It is not in doubt that Sagay is an unabashed supporter of Magu. He decided to play to the gallery with his ribaldry against the senate to rubbish its decision on Magu and the call for his sack. I believe that the senate would have ignored Sagay just as it has done to another human rights activist and critic, Femi Falana (SAN), were he not occupying a strategic position in this government. On that basis, Sagay’s extremely emotional and partisan outburst becomes somewhat uncharitable.
The outburst also portrays the otherwise prudent legal luminary as bereft of discretion, which is a virtue in legal practice and public administration. I am, however, at great pains to go away with that impression. But if I were Sagay, I would have exercised self-restraint. The way his action has played out has made him a partisan supporter of an agency of a branch of government against another branch of government.
Sagay’s activism thus becomes questionable on that plank. He cannot then reasonably proceed to seek protection in non-conformism to react, condescendingly, to senate directive to him to appear before it. I consider his declaration that the senate summons on him is illegal as impulsive. It is an act of legal bullying. He has, by that act, only aggravated the already frosty relationship between the executive and legislative arms of government.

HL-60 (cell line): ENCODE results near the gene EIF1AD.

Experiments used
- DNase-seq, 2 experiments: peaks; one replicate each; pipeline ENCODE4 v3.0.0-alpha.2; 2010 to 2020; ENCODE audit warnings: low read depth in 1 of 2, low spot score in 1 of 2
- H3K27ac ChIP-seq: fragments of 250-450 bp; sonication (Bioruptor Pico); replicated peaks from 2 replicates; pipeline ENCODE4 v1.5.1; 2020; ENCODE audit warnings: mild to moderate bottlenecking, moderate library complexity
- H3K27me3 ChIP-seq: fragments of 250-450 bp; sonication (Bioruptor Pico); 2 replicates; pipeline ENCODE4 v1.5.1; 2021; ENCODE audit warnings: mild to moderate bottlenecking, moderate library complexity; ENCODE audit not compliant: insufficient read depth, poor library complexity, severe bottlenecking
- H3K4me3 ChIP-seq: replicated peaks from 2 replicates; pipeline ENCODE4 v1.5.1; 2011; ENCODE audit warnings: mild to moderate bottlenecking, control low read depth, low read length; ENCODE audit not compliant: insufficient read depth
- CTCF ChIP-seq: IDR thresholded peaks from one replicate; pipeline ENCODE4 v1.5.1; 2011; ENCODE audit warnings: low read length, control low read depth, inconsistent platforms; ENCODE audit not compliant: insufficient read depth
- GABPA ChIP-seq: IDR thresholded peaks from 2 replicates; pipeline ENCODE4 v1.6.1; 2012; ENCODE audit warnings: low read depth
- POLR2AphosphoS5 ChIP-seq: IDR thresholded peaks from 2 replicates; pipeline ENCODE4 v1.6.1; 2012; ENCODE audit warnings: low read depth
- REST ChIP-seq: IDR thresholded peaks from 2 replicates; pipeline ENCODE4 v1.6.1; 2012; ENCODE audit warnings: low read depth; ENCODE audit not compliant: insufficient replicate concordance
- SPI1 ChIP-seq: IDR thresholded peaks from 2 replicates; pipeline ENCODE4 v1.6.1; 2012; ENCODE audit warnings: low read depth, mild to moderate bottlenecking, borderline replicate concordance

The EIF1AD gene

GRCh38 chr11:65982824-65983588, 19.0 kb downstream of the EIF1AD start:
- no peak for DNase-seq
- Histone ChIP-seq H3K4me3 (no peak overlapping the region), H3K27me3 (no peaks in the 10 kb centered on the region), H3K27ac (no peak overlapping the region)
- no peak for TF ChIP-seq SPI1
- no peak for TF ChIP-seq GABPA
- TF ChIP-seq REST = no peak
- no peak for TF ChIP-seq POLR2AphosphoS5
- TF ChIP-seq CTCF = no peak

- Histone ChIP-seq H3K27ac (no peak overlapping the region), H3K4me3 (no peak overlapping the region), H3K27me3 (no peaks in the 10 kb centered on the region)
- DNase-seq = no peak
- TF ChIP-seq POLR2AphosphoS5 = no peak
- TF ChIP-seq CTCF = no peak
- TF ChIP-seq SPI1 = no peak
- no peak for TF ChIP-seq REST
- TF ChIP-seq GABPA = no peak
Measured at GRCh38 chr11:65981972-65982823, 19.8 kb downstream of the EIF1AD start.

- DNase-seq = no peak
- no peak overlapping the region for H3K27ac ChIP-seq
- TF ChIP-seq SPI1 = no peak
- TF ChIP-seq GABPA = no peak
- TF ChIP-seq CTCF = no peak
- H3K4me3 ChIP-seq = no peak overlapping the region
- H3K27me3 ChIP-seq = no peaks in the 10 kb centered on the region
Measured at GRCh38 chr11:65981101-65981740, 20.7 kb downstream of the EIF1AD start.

If I were Sagay, rather than shun the senate and wait for its resolution calling on the president to sack me, I would seize the big stage by quickly announcing my resignation. I would flaunt it in the faces of senators that I am more honourable than they are. I would declare that I have nothing personal to lose by resigning but that the nation stands to suffer greater integrity deficit by allowing some “questionable characters” to come to equity with dirty hands.
I would heap on the senate a moral burden that will be too heavy for it to bear. This is a great opportunity for Sagay to make an eternal statement in the ecology of public administration in Nigeria. Instead of swiftly accepting the invitation, he had declared magisterially that his invitation to appear before the senate committee is illegal by the combined reading of the provisions of Sections 82 to 89 of the Constitution of the Federal Republic of Nigeria 1999, as amended.